Every weekend, law enforcement agencies throughout the state of California set up DUI checkpoints in an effort to prevent drunk drivers from causing injury or death to themselves or others. In response, there are always people who proclaim that doing so is “illegal.” If DUI checkpoints aren’t legal, how can police agencies continue to set them up every week?
Let’s explore DUI checkpoints and why law enforcement is allowed by law to set up checkpoints in California.
Do DUI Checkpoints Violate the Fourth Amendment?
Where does the idea that DUI checkpoints are illegal come from?
Many people believe checkpoints violate Fourth Amendment protections from unreasonable searches. However, both the state and the U.S. Supreme Court have ruled that they do not so long as authorities follow certain procedures when setting up DUI checkpoints.
In the 1990 U.S. Supreme Court case Michigan Dept. of State Police v. Sitz (No. 88-1897), the court ruled that DUI checkpoints do not violate the Fourth Amendment to the U.S. Constitution as long as police follow specific orders when conducting checkpoints. In Ingersoll v. Palmer (1987) 43 Cal.3d 1321, the California Supreme Court approved the use of sobriety checkpoints as long as authorities follow “strict guidelines” regarding checkpoints. These guidelines include:
- Limited use of discretion by field officers (i.e. using a pre-set pattern such as stopping every third driver)
- Setting up checkpoints at areas where DUI incidents happen more frequently
- Letting the public know about checkpoints ahead of time (this is not required, but highly encouraged to avoid violating the Fourth Amendment)
- Drivers should be detained for a limited amount of time
Are DUI Checkpoints Legal?
As long as law enforcement officials follow the requirements listed above, DUI checkpoints do not violate the Fourth Amendment and are legal. According to California Vehicle Code Section 2814.2, you are required to stop and submit to police inspection at a DUI checkpoint when signs are displayed requiring you to stop.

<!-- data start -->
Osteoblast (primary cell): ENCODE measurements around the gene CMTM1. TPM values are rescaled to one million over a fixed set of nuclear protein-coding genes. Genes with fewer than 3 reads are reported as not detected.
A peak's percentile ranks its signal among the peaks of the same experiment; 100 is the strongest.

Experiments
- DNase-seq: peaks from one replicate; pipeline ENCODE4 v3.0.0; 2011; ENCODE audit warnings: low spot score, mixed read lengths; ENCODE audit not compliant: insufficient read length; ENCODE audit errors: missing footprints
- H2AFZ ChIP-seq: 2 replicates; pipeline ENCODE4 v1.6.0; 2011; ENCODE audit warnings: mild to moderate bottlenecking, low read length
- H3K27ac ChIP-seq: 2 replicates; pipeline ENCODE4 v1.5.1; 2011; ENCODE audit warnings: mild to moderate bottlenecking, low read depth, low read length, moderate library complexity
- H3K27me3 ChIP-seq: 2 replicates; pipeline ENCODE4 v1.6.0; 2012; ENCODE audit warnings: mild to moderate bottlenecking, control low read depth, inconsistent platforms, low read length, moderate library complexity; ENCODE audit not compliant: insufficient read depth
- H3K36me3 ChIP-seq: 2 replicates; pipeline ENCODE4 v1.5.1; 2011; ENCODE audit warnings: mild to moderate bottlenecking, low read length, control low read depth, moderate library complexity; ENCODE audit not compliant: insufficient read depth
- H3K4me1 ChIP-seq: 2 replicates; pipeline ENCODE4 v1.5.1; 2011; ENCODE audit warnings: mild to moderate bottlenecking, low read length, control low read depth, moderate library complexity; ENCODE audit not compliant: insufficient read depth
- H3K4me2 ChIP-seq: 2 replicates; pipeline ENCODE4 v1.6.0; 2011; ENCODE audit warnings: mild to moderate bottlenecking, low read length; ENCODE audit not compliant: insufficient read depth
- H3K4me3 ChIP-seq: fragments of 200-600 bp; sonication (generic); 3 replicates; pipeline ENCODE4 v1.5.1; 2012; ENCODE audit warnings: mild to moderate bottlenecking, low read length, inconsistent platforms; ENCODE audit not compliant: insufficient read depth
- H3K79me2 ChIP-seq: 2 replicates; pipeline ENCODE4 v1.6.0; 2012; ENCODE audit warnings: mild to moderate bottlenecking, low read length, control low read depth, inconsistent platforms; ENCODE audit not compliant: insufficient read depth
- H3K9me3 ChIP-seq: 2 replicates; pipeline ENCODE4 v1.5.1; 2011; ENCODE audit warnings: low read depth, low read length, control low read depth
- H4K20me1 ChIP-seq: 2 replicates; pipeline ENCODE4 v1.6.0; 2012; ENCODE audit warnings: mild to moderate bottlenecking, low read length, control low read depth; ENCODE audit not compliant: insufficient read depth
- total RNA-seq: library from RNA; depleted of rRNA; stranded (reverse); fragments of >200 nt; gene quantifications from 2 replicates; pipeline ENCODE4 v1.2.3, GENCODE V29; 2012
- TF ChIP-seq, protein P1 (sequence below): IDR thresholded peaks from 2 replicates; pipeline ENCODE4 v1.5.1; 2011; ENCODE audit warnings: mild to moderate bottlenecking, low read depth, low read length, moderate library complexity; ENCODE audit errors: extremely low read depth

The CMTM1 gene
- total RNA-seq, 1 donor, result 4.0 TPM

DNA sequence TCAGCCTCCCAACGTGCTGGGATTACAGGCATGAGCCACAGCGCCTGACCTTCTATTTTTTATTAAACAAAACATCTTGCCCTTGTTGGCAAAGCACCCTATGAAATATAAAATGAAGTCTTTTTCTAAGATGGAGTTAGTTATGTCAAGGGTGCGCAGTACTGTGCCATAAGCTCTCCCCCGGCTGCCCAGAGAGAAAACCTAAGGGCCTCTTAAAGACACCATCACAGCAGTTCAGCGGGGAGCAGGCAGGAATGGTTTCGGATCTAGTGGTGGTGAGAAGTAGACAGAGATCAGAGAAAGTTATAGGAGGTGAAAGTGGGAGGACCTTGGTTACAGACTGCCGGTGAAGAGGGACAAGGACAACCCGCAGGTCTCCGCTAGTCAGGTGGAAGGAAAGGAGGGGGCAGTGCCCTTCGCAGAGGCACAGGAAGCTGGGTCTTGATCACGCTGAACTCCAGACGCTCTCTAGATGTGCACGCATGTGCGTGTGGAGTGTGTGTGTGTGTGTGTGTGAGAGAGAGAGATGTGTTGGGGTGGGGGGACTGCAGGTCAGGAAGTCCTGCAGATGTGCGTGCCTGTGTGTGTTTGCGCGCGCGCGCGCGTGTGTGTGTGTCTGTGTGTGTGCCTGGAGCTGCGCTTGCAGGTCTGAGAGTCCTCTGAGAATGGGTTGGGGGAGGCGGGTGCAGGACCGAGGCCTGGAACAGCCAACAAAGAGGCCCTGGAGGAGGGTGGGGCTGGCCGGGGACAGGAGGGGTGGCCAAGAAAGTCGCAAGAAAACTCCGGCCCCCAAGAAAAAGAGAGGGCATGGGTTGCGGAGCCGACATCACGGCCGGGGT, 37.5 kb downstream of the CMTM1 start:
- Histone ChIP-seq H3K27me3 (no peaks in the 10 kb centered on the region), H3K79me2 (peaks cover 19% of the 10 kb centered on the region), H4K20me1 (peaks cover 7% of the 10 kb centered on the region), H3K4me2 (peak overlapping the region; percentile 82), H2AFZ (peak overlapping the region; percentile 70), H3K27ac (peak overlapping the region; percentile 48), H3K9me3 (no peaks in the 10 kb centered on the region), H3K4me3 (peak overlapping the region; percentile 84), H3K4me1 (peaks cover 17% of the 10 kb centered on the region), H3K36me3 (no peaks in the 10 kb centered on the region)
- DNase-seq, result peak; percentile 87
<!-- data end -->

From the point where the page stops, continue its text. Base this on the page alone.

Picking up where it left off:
So, why would police set up DUI checkpoints when they must follow such strict conditions? The answer is simple. Evidence shows that sobriety checkpoints have never been very effective when it comes to arresting drunk drivers. However, warning drivers about the threat of a DUI checkpoint can “scare people sober.” It has been argued by many that if a person knows there is going to be a DUI checkpoint in the vicinity of where they will be driving, they are more likely to not drive a vehicle while intoxicated.
Contact the DUI Defense Lawyers at Wallin & Klarich Today
A DUI conviction could have a negative impact on you for the rest of your life. That is why you should not hesitate to contact an experienced DUI defense lawyer if you or someone you love has been accused of driving under the influence of alcohol.
At Wallin & Klarich, our skilled DUI defense attorneys have over 35 years of experience successfully helping clients accused of drinking and driving. Let us help you now.
With offices in Orange County, Riverside, San Bernardino, Victorville, West Covina, Torrance, Los Angeles and San Diego, you can find an experienced Wallin & Klarich DUI defense lawyer available near you no matter where you are located.
Call our office today at (877) 4-NO-JAIL or (877) 466-5245 for a free phone consultation. We will be there when you call.